Women’s voices are rarely included in the news
In Tanzania, women as expert sources of information and opinions are still routinely passed over for men, partly because media outlets have no contact lists of women sources, and journalists are not required by their media houses to ensure as a matter of policy, that their stories have women voices.
A 2011 study by Gender Links revealed that a mere 12% of all voices that media captured in 2010, an election year in Tanzania, were women. Yet women constitute more than 50 per cent of the country’s population. As the country approaches 2020 elections, the situation has changed little.
Providing an online source of women experts in Tanzania
In response to the COVID-19 pandemic and in an effort to support reporters working remotely, Internews in Tanzania has updated its online version of the women source directory originally produced in 2017.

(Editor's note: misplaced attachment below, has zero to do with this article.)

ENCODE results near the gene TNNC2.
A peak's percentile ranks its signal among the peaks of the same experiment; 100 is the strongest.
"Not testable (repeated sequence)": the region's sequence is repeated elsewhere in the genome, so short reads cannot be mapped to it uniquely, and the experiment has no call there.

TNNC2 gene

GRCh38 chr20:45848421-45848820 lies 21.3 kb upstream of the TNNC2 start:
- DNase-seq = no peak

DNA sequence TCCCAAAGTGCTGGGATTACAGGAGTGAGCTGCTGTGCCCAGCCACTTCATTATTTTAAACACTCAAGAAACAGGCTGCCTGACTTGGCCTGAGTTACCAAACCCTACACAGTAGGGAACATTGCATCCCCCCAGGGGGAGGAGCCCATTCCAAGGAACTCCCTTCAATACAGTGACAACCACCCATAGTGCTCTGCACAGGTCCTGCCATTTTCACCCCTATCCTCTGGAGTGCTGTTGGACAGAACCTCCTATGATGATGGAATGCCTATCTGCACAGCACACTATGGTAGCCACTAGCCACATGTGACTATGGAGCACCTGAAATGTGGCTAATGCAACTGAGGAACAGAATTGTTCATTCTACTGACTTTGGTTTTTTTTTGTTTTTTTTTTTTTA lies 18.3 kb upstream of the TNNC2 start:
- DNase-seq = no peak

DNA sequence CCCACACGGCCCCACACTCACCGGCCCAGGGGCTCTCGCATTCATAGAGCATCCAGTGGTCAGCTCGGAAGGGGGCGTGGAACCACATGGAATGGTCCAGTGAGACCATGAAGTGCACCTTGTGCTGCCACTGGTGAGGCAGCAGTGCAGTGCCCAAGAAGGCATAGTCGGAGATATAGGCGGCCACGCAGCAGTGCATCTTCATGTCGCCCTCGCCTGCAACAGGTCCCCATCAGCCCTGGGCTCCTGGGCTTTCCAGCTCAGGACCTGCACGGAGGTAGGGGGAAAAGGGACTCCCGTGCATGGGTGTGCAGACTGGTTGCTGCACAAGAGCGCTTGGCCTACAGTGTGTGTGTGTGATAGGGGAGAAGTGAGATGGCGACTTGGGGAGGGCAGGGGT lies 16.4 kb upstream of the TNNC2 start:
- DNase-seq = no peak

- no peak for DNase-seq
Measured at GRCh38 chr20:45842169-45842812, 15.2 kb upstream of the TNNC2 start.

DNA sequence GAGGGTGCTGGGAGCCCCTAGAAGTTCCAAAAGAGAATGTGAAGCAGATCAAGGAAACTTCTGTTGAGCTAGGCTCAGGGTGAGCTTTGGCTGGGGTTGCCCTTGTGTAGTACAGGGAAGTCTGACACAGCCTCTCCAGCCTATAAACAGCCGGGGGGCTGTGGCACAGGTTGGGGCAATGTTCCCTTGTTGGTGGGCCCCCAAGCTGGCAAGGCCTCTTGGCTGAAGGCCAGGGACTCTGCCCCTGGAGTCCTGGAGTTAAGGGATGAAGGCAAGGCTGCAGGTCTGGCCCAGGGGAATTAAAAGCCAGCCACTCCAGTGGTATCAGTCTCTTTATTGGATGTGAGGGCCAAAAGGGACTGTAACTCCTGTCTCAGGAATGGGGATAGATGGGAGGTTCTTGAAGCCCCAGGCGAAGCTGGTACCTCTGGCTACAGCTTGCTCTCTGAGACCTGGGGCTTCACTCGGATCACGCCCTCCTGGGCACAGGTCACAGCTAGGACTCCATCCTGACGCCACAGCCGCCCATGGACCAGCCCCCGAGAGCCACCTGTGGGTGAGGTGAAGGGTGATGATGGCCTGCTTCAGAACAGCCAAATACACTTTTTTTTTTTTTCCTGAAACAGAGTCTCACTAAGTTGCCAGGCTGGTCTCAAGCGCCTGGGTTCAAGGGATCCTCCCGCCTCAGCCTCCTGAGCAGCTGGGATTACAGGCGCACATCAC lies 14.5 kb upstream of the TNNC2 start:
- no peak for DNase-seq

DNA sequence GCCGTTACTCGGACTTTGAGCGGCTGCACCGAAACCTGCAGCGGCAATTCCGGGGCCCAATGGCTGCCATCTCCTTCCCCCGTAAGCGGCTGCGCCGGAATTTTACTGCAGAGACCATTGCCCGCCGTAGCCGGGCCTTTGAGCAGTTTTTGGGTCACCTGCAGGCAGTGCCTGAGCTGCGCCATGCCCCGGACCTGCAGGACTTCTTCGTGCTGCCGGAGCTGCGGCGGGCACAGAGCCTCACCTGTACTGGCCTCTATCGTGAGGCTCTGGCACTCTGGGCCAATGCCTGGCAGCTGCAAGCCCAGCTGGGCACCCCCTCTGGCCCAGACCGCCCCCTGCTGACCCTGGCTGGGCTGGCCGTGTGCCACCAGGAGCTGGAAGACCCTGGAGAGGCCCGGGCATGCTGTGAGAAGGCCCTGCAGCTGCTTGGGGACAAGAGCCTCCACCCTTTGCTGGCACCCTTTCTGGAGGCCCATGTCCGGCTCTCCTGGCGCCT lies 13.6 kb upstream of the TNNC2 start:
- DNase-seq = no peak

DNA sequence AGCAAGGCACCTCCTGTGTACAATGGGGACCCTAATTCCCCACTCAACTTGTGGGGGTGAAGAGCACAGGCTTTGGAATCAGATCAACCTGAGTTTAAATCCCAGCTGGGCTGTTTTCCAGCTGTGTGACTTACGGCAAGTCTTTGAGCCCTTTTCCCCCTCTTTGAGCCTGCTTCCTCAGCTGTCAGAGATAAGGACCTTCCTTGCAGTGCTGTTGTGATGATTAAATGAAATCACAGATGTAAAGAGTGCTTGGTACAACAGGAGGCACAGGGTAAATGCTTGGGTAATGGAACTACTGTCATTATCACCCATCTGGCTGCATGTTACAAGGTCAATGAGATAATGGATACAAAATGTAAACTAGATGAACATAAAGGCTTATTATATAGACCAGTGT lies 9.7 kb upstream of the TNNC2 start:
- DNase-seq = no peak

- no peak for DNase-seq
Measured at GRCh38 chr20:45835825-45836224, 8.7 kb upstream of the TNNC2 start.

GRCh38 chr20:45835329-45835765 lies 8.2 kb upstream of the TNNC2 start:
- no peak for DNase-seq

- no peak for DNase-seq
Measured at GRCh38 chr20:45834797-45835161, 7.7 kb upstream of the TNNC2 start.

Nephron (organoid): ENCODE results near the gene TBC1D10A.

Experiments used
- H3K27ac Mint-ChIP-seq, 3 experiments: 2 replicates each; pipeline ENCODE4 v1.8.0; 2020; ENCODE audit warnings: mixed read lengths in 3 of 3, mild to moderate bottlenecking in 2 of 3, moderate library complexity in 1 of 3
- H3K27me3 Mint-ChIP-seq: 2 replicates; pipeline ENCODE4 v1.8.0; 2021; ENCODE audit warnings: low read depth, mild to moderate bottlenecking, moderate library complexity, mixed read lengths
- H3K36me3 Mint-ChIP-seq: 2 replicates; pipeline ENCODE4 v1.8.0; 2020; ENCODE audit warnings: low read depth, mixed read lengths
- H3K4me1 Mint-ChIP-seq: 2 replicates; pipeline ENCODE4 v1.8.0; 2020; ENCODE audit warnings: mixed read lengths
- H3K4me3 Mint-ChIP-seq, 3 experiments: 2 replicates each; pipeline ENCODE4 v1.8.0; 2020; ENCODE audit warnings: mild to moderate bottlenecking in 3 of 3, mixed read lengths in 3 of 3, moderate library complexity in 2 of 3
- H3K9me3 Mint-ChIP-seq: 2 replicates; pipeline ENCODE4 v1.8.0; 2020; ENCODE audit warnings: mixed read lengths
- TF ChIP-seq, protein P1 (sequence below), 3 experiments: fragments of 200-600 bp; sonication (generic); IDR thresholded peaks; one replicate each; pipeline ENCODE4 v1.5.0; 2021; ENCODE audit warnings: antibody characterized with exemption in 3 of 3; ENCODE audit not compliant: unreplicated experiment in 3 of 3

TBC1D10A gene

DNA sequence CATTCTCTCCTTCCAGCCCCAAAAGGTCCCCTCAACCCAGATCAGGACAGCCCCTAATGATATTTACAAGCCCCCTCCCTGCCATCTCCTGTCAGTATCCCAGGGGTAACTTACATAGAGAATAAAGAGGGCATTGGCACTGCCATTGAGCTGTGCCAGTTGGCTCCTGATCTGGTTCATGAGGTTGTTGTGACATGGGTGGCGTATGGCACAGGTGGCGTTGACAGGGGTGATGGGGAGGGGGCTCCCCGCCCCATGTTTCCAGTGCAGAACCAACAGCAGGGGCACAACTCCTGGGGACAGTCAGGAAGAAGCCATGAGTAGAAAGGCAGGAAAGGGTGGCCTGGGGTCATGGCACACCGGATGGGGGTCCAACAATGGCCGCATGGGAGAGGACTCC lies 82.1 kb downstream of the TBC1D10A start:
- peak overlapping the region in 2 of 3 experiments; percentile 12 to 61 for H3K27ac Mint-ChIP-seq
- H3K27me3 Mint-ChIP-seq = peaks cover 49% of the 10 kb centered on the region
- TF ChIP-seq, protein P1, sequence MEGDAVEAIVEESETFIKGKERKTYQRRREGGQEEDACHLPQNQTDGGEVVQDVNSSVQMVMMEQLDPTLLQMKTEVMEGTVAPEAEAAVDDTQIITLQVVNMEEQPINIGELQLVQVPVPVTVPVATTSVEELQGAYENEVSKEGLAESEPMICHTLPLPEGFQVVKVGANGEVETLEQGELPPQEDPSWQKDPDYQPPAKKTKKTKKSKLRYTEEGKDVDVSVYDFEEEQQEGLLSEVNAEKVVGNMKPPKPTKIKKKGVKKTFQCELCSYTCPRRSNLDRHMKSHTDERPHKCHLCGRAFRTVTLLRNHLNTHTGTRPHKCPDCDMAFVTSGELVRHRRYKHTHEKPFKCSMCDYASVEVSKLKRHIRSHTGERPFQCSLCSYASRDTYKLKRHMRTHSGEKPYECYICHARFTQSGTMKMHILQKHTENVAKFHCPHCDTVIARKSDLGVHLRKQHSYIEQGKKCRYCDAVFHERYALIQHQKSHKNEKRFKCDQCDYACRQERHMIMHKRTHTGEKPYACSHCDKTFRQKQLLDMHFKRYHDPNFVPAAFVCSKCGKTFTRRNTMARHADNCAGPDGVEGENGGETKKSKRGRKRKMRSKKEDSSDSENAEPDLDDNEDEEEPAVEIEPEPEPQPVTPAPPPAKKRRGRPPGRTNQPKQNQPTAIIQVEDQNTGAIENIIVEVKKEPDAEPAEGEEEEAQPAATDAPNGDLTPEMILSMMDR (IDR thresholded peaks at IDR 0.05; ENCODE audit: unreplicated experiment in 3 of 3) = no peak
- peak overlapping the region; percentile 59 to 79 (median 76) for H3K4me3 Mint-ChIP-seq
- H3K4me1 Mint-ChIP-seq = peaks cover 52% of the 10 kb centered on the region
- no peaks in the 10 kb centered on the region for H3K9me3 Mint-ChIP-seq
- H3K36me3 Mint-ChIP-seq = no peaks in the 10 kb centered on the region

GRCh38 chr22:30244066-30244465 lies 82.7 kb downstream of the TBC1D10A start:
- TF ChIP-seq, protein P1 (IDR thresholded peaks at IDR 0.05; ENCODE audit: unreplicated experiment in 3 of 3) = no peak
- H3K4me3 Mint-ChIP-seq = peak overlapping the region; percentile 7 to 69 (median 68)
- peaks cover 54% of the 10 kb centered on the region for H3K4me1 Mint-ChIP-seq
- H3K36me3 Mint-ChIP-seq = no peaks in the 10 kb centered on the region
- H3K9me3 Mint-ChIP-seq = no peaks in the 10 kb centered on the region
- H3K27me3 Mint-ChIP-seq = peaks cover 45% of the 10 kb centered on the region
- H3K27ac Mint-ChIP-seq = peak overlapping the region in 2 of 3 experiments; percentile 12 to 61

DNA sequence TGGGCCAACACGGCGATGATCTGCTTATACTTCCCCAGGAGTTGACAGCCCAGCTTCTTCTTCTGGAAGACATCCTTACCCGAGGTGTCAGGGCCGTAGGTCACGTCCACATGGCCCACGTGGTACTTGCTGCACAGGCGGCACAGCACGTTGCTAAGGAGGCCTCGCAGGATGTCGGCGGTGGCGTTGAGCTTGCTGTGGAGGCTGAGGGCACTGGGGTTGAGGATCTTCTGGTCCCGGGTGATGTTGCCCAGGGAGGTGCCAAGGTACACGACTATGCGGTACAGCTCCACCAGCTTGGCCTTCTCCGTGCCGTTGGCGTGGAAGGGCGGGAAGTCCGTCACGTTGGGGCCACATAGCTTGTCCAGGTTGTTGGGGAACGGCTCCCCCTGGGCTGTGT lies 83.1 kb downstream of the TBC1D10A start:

To also address the gap, in its elections training for journalists, Internews stresses the critical importance of including women’s voices.
The directory has been adapted for online sharing and to enable regular updating. It is a useful starting point for journalists, media outlets and other stakeholders keen to seek out more women experts and bring their voice into the public conversation.
Access the women sources directory.
Internews in Tanzania has been training journalists and media house professionals since 2017 to ensure that local communities can access trusted information, which includes and amplifies the voices of marginalized groups, such as women and youth. The project is funded by USAID.
(Banner photo: Trainees in the ZIMMC radio studio in Tanzania. Credit: Internews)